Elbogen, Ismar, 1874-1943

Variant names
Birth 1874-09-01
Death 1943-08-01
German, German,

Biographical notes:

Born in Schildberg (now Ostrzeszow, Poland) on September 1, 1874, Elbogen studied at the University of Breslau and the Juedisch-theologisches Seminar, Breslau, receiving his doctorate in 1898 and rabbinical ordination the following year. He taught at the Collegio Rabbinico Italiano, Florence, from 1899 to 1902 and at the Hochschule fuer die Wissenschaft des Judentums, Berlin from 1902 to 1938, when he emigrated to the United States. He died in New York City on August 1, 1943.

From the guide to the Ismar Elbogen Collection, 1842-1974, (Leo Baeck Institute Archives)

D. Phil., Professor, and Dozent of Jewish Theology, Hochschule für dem Wissenschaft des Judentums, Berlin. (Kürschener's Deutscher Gelehrten-Kalender, 4th edition 1931 and 5th edition 1935, citing Germania Judaica, I. 34).

From the description of Correspondence and notes, 1929-1934. (Brown University). WorldCat record id: 122692113

Ismar Elbogen was born in Schidlberg, Posen on 1 September 1874. He received his Ph.D. after attending both Breslau University and the Jewish Theological Seminary in Breslau. From 1899-1902, Elbogen served as a lecturer in history and Bible exegesis for the Collegio Rabbinico Italiano, in Florence, Italy.

In 1904, Elbogen returned to Berlin to become professor of history and Bible exegesis at the Höchschule für die Wissenschaft des Judentums. The Höchschule was one of the most well-known and respected rabinnical training schools in Europe. In 1919, Elbogen was given the title of professor by the Prussian government. Elbogen observed the rise of anti-Semitism in his native land and in 1931 wrote a letter to a national conference of Jewish leaders describing the discrimination and subjugation of Jews. He sent his children away- his daughter to Palestine and his son to the United States. Elbogen himself left Germany in 1938 with a joint appointment to four United States Jewish universities (Dropsie College, Hebrew Unon College, Jewish Institute of Religion, Jewish Theological Seminary), acknowledging that Jewish culture was no longer possible under the Nazi regime in Germany.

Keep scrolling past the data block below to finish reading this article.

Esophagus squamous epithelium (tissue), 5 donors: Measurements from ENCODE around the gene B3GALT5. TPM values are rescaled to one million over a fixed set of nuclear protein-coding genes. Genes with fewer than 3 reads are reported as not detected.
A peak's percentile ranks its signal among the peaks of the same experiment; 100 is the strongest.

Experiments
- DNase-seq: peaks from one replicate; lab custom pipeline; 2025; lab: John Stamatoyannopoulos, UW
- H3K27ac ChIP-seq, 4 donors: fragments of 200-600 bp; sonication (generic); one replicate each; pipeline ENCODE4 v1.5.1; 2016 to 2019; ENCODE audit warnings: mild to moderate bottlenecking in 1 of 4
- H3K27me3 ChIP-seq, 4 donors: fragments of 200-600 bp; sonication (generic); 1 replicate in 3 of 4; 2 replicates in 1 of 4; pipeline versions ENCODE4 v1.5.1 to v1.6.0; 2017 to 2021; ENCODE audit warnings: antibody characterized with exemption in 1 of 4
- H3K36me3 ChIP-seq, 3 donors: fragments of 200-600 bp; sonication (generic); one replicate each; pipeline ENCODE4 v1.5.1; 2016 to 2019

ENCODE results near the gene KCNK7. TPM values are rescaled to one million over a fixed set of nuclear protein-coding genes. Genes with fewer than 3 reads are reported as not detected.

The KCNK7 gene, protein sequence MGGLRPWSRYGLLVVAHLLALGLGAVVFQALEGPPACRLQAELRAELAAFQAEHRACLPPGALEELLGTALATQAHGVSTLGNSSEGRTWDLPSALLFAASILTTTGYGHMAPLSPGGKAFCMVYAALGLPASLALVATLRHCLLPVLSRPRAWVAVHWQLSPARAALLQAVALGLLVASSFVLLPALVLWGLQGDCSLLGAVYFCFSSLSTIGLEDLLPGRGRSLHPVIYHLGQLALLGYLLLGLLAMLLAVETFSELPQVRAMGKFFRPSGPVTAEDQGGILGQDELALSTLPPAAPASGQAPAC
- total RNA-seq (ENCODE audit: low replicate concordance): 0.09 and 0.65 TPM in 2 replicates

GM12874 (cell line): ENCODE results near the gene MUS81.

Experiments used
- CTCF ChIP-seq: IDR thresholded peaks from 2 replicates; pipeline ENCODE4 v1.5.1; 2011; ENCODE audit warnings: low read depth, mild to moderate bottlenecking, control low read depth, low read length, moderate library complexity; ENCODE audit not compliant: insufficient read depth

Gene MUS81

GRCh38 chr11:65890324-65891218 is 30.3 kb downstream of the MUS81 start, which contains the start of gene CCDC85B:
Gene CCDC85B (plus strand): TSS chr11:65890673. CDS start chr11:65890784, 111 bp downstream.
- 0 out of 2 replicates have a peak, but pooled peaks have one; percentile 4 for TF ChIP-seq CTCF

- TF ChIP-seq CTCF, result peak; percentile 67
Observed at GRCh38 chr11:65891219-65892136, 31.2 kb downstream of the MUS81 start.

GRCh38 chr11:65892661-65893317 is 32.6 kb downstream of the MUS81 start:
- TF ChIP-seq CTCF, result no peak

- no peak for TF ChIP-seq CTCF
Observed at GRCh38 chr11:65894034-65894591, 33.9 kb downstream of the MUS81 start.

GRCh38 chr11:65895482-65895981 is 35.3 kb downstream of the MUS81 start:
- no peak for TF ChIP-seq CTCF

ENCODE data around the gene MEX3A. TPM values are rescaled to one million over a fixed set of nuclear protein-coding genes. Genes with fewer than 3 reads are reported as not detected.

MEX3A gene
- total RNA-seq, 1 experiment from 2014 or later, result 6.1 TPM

Elbogen was strongly committed to the Jewish lay community. He belonged to the Union of Prussian Jewish Communities and the B'nai B'rith. Elbogan was also an early intellectual leader of the World Union for Progressive Judaism.

Elbogen was a noted scholar in many fields of study, but was particularly known for his contributions to the history of Jewish liturgy. His Der jüdische Gottesdienst in seiner geschichtlichen Enwicklung (1913) remained a standard work twenty years later. He wrote several volumes supplementing the Graetz history on German Jewry for the Jewish Publication Society of America. Elbogan also wrote several individual community histories. He edited the Encyclopaedia Judaica and the Germania Judaica .

Ismar Elbogen died suddenly on 1 August 1943. He married Regina Klemperer (sister of conductor Otto Klemperer) and had two children: Herman Z. Elbogen and Shoshanah Rosenberg.

From the guide to the Ismar Elbogen Papers., 1898-1938., (The Jacob Rader Marcus Center of the American Jewish Archives)

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